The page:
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Tuesday, August 30, 2005
  The paradox of service
One of the harder things to come to grips about military service was that you were in fact military property. For example if you were to be incapacitated because of sunburn (i.e. unable to report to formation) you could be prosecuted under the UCMJ (uniform code of military justice) for destruction of military property. That was a bitter pill to swallow, however it goes with the job.

When you take the oath to uphold and defend the constitution, as part of joining the service, you also ironically abrogate your rights under the constitution. So a key part of defending the country is waiving the rights you are protecting in others. Like I said; a bitter pill to swallow.

Cell phones were just becoming available to the common man when I was in the service. We had Reservists using their phones to stay in touch with their loved ones while they were at sea (arguably sailing along the coast of SoCal). The CO immediately saw the potential issues of uncontrolled communications and placed a ban on independent communications from the ship. This of course did not sit well with the crew, but what are you going to do.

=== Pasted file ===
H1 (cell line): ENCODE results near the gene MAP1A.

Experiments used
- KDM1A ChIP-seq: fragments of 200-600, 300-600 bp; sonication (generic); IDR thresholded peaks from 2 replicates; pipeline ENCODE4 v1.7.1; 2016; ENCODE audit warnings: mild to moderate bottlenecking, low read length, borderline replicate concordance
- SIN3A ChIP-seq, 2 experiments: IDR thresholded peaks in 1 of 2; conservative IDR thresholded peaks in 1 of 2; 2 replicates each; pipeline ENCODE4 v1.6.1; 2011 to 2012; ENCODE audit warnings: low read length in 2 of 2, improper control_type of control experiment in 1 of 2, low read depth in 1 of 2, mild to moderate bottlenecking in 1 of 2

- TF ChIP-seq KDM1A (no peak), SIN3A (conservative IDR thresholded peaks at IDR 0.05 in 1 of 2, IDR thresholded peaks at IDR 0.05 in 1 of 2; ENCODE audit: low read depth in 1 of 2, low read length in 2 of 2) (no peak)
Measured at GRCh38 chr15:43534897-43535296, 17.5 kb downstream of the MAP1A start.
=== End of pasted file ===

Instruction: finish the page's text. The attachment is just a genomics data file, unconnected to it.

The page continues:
Now with the internet being readily available to the common man and soldier/sailor/airman/marine what are the ramifications for Operational Security?

I personally love reading the milbloggers (armorgeddon, blackfive, Armorgedeon, etc) You get a whole different view of the war; rather than the self-serving defeatist crap from the MSM.

However how do you balance the ease and ready access of truly mass media publishing (internet) against the real requirements of keeping a military operation under wraps?

That is an excellent question, especially in light of modern publishing technology
World Peace Herald: "WASHINGTON -- The U.S. Army is warning soldiers that posting photos on their Web logs may inadvertently reveal 'vulnerabilities and tactics,' and 'needlessly place lives at risk.'

Army Chief of Staff Gen. Peter Schoomaker circulated a memo to all Army personnel last week saying that 'we must do a better job' at operational security -- 'OPSEC' in military parlance.

'Some soldiers continue to post sensitive information' on the Internet and especially on their Web logs or online diaries, wrote Schoomaker, giving as examples 'photos depicting weapon system vulnerabilities and tactics, techniques and procedures.

'Such OPSEC violations needlessly place lives at risk and degrade the effectiveness of our operations,' he wrote.

Schoomaker promised that amendments to Army regulations would be promulgated within a month, and that officers would have access to new training materials on the issue by Sept. 2.

In the meantime, he ordered Army staff at the Pentagon to 'tracks and report, on a quarterly basis, (such) OPSEC violations.'

'Get the word out and focus on this issue now,' Gen. Schoomaker concluded. 'I expect to see immediate improvement.' "
 
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